Our dessert for the evening was the 1907 Truffle Chocolate Plate - Chocolate Tart, White Chocolate Custard and Deep Fried Truffle Condensed Milk Ice Cream. My dislike of chocolate desserts is well documented, however this was one of those times when a restaurant succeeded in convincing me that chocolate desserts can be as good as fruit-based ones. The Chocolate Tart was clearly the star, with the milk chocolate topped off with a dark chocolate glaze. The less intense dark chocolate hit and the degustation serving size played to its advantage and it avoided some of the too-rich-for-its-own-good pitfalls of lesser chocolate desserts. Supporting the tart, the white chocolate custard was deliciously sweet, with the white chocolate wafer and the small crunchy piles on the plate providing some additional texture. The only negative of the dish was the Deep Fried Truffle Condensed Ice Cream, which tasted delicious (truffle infused condensed milk - what's not to like?) but had melted completely and just oozed out everywhere onto the plate instead of providing the cold hit. A real shame as I can imagine how excellent that ice cream would be in its semi-solid state, and this dish was otherwise perfect.

To finish, the Chariot de Fromage was wheeled out for our cheese course. While smaller than the similar cart at Vue de Monde and the decadent insanity of our all-time favourite cheese course at Caprice in Hong Kong, Alissa and I were nevertheless very excited to peruse their fine selection.

We decided on Valdeon, Truffle Pecorino, Artisan Rouge and Mountain Man. Being limited by Australian regulations that prevent restaurants from importing and selling cheese made with unpasteurised milk, I'm resigned to the fact no cheese board in this country will ever reach the uniformly heady heights of Caprice, however all cheeses here were excellent considering, with the Truffle Pecorino standing out as a revelation. The flavour and aroma of truffle permeated the entire cheese - even the parts that did not have obvious truffle chunks. Perhaps due to watching too much Masterchef Australia, I declared 'that is cracker!' in a Gary Mehigan fashion much to Alissa's amusement.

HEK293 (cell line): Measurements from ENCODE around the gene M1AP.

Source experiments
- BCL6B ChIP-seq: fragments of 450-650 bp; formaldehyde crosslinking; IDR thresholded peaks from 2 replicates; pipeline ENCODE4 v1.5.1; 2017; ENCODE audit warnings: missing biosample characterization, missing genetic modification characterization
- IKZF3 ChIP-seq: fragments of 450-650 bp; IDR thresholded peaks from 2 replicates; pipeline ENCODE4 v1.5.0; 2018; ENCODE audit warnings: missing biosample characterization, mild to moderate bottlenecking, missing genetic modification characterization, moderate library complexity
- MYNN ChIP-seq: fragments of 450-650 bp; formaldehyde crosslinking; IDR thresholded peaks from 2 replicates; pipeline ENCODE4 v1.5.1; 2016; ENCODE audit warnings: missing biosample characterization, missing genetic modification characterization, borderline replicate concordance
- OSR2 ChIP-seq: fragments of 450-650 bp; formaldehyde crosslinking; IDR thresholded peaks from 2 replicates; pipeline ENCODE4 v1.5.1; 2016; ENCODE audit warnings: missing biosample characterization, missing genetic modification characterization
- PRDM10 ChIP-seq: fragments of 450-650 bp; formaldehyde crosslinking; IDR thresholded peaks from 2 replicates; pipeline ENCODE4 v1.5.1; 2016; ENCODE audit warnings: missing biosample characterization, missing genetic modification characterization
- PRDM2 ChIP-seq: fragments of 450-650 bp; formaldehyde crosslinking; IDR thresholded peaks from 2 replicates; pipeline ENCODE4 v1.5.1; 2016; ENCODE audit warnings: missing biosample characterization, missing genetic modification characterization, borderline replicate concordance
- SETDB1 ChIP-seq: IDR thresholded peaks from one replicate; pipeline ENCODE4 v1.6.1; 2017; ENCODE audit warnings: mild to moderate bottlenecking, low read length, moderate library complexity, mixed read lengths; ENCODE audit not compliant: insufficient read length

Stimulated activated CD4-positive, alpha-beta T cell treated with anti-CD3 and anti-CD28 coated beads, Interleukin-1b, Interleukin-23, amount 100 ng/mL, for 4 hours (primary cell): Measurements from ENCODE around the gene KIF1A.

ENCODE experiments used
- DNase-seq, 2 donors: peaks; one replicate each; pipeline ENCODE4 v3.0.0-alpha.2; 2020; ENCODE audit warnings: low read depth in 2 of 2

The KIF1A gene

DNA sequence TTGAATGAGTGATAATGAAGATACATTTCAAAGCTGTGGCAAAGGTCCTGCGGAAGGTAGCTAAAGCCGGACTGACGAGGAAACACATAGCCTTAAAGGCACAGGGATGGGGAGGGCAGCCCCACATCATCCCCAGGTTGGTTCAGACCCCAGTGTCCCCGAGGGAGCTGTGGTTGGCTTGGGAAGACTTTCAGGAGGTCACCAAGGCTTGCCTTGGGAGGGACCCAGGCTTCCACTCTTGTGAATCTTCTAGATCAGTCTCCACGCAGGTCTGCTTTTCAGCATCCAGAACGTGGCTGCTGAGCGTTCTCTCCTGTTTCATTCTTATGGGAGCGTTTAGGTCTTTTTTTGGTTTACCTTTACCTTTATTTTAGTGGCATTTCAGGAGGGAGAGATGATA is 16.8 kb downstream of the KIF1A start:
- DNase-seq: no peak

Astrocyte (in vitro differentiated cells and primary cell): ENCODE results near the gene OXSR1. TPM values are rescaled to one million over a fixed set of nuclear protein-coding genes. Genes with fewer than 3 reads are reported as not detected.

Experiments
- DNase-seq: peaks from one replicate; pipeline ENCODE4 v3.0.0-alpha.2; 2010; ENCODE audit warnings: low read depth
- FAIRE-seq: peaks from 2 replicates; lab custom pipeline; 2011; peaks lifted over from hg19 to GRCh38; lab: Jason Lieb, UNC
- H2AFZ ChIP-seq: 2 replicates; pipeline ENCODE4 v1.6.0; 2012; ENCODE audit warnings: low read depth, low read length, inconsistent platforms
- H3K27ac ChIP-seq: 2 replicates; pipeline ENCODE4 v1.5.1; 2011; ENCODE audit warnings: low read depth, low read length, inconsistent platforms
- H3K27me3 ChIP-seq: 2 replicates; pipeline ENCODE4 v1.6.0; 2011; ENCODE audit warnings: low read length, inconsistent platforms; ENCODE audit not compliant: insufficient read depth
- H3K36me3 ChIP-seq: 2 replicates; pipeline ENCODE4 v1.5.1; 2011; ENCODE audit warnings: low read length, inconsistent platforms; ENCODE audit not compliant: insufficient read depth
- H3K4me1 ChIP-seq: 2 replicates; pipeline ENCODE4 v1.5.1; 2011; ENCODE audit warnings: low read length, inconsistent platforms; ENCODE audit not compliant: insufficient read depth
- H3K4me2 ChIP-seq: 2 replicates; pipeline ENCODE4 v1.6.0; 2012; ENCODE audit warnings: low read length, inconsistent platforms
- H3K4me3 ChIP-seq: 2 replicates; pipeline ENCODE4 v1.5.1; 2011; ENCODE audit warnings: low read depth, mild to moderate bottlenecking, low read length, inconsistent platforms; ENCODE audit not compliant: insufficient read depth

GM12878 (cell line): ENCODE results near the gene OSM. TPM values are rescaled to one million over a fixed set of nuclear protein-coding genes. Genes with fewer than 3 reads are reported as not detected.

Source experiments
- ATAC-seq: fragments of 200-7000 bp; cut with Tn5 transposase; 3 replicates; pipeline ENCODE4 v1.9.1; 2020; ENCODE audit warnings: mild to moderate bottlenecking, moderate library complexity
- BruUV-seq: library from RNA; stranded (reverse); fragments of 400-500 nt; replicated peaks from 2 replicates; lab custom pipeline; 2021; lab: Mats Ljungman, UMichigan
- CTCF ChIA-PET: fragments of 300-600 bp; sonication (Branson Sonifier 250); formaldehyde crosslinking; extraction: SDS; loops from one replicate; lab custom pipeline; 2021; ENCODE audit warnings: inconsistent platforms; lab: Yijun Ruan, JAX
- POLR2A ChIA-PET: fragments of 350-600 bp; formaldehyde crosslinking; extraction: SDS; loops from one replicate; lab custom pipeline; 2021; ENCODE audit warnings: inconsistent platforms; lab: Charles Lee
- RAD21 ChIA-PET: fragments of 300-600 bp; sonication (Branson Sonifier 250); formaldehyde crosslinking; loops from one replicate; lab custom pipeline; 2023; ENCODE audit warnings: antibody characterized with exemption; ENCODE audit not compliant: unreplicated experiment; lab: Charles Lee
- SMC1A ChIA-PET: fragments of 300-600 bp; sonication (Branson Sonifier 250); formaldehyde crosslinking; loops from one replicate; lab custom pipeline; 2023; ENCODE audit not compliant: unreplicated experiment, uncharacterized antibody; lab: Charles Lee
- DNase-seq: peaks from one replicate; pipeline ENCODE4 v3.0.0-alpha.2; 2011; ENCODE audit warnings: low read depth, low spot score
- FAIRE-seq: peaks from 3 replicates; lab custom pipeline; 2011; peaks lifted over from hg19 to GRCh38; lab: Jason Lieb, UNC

To go with our cheese were an assortment of sweet preserves and spreads...

Along with crackers and some fruit bread. Unfortunately, the crackers were a little too salty for the softer cheeses, and the more complementary fruit bread was unfortunately vastly outnumbered in the bowl.

Alissa and I finished on a pot of jasmine tea that was served a little hotter than is optimum for green tea...

...accompanied by Petit Fours of Mint Slice and Lime Panna Cotta. These were simple and straightforward; well made but much as you'd expect them to taste.

Taking a page out of the Eleven Madison Park/Vue de Monde Playbook, a waiter handed us a take home bag of treats - Financiers, Fruit Scone, Chocolate Truffles and Muesli for breakfast. This is not something that they have to do of course, but like the excellent service we experienced its that going the extra mile that leaves a great impression.

Using what we had in the house, I ended up eating the very tasty Muesli two days later with some vanilla yoghurt, raspberries and some cornflake crumb Alissa had leftover from making some cookies from the Momofuku Milk Bar cookbook.

The Verdict: Exceptional
Needless to say, Alissa and I thoroughly enjoyed our dinner at 1907. They had us at 'Truffle Degustation', and they certainly delivered on the promise with course after course celebrating this most delicious of culinary delicacies. Each dish showed the culinary skill of Alan Desouza, Sous Chef Brian Grunewald and the kitchen, and they each fit coherently and intelligently into the bigger picture of the degustation. The food reminded us a lot of Vue de Monde, and with its more classical approach was like what I imagine the Melbourne juggernaut was like in its earlier days before Shannon Bennett starting incorporating more Modernist elements into the restaurant's repertoire. It may not be as on the cutting edge as Restaurant Amusé or Co-op Dining, but when a meal is this satisfying, it doesn't much matter - 1907 would be a strong recommendation for classical fine dining in Perth.

1907 Restaurant on Urbanspoon


  1. Yes to everything you ate! I'm actually seething with jealousy :) so glad you guys got your truffle fix and an amazing dinner with it!

    1. Thanks Kristy! We well and truly got our truffle fix, but I'm certainly craving for even more! Sadly, I think we're gonna have to rest the wallet a bit next month...

  2. I really enjoyed reading this review! I went to 1907 for the same degustation recently and had very similar experiences. - L.

    1. Thank you! Glad to hear that other foodies have tried the Truffle Degustation. We're so lucky in Perth to have such great access to good quality truffles, and 1907 did very well showing that off :)

  3. Fantasticooo AlissaandDon! Looks like a really enjoyable dinner.

    I had a very good meal there earlier this year. Happy days~! That extra gesture of sorting out my breakfast the following day made it even better! :)! My only dislike was the amuse bouche. Could have been better :P!

    1. Thanks Weny! I read your post and I think the Truffle Degustation was a truffled up version of what you had in a lot of ways. Alissa didn't like the Amuse Bouche either, and though I liked the Carrot and Turnip I've definitely had better.